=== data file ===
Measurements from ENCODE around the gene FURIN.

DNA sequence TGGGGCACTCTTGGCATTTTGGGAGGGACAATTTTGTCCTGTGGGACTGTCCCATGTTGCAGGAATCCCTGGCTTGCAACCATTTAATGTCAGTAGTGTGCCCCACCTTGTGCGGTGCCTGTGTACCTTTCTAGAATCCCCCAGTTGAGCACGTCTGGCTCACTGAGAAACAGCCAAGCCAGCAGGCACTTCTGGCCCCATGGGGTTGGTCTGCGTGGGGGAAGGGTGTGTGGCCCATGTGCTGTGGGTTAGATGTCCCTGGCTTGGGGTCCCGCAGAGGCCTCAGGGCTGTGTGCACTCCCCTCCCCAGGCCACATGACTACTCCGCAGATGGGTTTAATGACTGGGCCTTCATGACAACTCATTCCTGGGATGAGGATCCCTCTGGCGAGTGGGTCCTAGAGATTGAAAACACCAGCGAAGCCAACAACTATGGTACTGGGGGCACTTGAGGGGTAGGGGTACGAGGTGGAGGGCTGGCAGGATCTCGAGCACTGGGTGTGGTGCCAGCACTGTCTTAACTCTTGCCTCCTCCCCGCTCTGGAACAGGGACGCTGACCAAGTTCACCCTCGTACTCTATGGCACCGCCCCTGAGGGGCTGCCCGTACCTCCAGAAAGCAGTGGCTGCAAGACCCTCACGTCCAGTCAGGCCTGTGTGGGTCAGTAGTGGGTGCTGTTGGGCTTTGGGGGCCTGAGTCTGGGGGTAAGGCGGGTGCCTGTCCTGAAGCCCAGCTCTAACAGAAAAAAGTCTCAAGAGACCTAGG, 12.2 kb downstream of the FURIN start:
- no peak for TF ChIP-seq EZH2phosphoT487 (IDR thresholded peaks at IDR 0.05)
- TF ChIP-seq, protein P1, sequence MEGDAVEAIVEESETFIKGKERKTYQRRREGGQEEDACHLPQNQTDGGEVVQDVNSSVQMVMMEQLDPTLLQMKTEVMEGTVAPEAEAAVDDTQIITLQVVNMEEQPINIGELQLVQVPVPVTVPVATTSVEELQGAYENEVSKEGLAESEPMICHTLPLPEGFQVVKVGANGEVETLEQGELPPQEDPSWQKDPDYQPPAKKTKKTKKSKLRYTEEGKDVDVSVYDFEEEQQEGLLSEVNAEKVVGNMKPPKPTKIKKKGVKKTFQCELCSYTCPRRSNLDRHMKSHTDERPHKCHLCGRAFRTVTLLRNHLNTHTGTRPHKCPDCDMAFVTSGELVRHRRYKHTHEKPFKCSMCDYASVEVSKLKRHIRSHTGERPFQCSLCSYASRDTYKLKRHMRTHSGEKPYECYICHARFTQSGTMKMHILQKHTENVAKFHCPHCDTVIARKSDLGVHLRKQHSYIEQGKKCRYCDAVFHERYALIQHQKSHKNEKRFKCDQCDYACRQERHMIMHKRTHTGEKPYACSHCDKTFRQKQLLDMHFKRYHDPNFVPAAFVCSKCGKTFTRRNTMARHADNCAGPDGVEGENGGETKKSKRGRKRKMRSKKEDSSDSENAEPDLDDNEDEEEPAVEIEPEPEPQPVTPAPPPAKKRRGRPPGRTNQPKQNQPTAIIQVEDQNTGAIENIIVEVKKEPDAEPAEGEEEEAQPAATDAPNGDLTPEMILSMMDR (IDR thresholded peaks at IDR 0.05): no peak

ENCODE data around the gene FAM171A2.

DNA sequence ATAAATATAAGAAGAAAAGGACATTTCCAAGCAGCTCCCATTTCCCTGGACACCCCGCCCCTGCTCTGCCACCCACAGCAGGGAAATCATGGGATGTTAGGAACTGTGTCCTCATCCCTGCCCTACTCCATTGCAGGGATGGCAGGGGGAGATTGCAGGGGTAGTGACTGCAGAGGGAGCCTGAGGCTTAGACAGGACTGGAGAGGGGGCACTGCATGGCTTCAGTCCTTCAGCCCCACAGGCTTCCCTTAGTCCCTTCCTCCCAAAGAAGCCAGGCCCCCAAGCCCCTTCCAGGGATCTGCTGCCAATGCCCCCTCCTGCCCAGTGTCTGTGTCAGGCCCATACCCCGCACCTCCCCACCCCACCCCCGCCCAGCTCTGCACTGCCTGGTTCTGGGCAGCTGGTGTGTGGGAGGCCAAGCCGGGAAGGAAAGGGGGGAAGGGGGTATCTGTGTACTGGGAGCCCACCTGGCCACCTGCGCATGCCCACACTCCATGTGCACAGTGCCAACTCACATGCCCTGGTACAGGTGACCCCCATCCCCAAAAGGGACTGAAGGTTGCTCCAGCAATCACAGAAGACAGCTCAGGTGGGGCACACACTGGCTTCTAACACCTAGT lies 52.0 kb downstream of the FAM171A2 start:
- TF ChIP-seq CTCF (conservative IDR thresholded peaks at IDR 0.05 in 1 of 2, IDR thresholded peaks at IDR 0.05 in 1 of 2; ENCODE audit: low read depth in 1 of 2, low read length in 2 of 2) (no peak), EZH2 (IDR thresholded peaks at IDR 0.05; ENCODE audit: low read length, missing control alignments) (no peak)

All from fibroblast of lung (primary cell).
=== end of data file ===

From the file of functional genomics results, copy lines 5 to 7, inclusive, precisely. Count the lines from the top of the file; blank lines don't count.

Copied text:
ENCODE data around the gene FAM171A2.

DNA sequence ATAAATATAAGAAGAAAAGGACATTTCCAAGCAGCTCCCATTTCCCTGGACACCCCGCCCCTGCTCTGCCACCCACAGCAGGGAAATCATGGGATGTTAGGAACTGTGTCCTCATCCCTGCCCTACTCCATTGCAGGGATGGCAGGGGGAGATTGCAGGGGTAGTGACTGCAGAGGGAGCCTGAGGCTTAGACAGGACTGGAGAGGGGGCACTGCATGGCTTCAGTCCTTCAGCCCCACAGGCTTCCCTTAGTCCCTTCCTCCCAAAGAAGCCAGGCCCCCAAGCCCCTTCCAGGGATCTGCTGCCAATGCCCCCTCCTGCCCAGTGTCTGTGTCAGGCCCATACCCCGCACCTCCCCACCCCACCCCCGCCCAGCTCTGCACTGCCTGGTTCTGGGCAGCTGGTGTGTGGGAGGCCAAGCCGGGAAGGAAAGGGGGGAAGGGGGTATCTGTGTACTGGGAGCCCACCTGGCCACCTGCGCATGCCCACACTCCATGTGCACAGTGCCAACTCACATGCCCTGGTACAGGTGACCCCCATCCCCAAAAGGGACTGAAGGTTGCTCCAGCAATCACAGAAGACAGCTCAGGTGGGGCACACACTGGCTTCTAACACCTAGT lies 52.0 kb downstream of the FAM171A2 start:
- TF ChIP-seq CTCF (conservative IDR thresholded peaks at IDR 0.05 in 1 of 2, IDR thresholded peaks at IDR 0.05 in 1 of 2; ENCODE audit: low read depth in 1 of 2, low read length in 2 of 2) (no peak), EZH2 (IDR thresholded peaks at IDR 0.05; ENCODE audit: low read length, missing control alignments) (no peak)